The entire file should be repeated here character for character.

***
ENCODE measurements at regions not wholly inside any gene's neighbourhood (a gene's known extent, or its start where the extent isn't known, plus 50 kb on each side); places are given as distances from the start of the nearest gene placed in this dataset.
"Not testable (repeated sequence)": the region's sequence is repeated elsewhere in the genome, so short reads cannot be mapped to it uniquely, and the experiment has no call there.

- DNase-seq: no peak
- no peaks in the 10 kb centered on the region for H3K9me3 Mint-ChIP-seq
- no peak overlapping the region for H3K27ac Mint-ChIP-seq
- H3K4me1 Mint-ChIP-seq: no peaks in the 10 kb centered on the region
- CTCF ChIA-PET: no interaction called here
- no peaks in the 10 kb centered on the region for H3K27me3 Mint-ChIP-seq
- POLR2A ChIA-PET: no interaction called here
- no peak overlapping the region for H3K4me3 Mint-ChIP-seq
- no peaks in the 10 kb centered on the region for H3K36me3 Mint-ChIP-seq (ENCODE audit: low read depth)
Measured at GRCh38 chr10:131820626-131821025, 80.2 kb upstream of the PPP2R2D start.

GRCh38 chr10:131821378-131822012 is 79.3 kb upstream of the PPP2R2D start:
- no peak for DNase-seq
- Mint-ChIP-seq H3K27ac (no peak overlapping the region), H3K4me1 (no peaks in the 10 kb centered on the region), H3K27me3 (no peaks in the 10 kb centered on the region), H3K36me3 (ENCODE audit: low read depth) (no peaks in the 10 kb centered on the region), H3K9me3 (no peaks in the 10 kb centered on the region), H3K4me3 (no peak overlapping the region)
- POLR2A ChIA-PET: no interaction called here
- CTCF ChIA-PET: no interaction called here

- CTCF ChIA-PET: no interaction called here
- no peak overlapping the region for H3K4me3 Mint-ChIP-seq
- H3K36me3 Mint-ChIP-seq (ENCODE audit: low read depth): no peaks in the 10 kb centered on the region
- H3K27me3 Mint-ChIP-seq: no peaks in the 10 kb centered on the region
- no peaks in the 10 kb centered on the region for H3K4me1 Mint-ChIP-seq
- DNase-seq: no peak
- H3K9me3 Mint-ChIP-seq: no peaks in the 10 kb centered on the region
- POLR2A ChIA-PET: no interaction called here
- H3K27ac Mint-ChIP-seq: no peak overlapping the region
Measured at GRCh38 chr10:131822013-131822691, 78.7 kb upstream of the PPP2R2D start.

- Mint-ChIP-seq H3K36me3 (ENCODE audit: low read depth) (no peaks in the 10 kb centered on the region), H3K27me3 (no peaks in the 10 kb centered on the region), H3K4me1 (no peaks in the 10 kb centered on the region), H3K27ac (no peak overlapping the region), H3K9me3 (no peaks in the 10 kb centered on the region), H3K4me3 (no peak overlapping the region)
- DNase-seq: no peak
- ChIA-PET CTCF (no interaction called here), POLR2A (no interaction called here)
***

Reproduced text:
ENCODE measurements at regions not wholly inside any gene's neighbourhood (a gene's known extent, or its start where the extent isn't known, plus 50 kb on each side); places are given as distances from the start of the nearest gene placed in this dataset.
"Not testable (repeated sequence)": the region's sequence is repeated elsewhere in the genome, so short reads cannot be mapped to it uniquely, and the experiment has no call there.

- DNase-seq: no peak
- no peaks in the 10 kb centered on the region for H3K9me3 Mint-ChIP-seq
- no peak overlapping the region for H3K27ac Mint-ChIP-seq
- H3K4me1 Mint-ChIP-seq: no peaks in the 10 kb centered on the region
- CTCF ChIA-PET: no interaction called here
- no peaks in the 10 kb centered on the region for H3K27me3 Mint-ChIP-seq
- POLR2A ChIA-PET: no interaction called here
- no peak overlapping the region for H3K4me3 Mint-ChIP-seq
- no peaks in the 10 kb centered on the region for H3K36me3 Mint-ChIP-seq (ENCODE audit: low read depth)
Measured at GRCh38 chr10:131820626-131821025, 80.2 kb upstream of the PPP2R2D start.

GRCh38 chr10:131821378-131822012 is 79.3 kb upstream of the PPP2R2D start:
- no peak for DNase-seq
- Mint-ChIP-seq H3K27ac (no peak overlapping the region), H3K4me1 (no peaks in the 10 kb centered on the region), H3K27me3 (no peaks in the 10 kb centered on the region), H3K36me3 (ENCODE audit: low read depth) (no peaks in the 10 kb centered on the region), H3K9me3 (no peaks in the 10 kb centered on the region), H3K4me3 (no peak overlapping the region)
- POLR2A ChIA-PET: no interaction called here
- CTCF ChIA-PET: no interaction called here

- CTCF ChIA-PET: no interaction called here
- no peak overlapping the region for H3K4me3 Mint-ChIP-seq
- H3K36me3 Mint-ChIP-seq (ENCODE audit: low read depth): no peaks in the 10 kb centered on the region
- H3K27me3 Mint-ChIP-seq: no peaks in the 10 kb centered on the region
- no peaks in the 10 kb centered on the region for H3K4me1 Mint-ChIP-seq
- DNase-seq: no peak
- H3K9me3 Mint-ChIP-seq: no peaks in the 10 kb centered on the region
- POLR2A ChIA-PET: no interaction called here
- H3K27ac Mint-ChIP-seq: no peak overlapping the region
Measured at GRCh38 chr10:131822013-131822691, 78.7 kb upstream of the PPP2R2D start.

- Mint-ChIP-seq H3K36me3 (ENCODE audit: low read depth) (no peaks in the 10 kb centered on the region), H3K27me3 (no peaks in the 10 kb centered on the region), H3K4me1 (no peaks in the 10 kb centered on the region), H3K27ac (no peak overlapping the region), H3K9me3 (no peaks in the 10 kb centered on the region), H3K4me3 (no peak overlapping the region)
- DNase-seq: no peak
- ChIA-PET CTCF (no interaction called here), POLR2A (no interaction called here)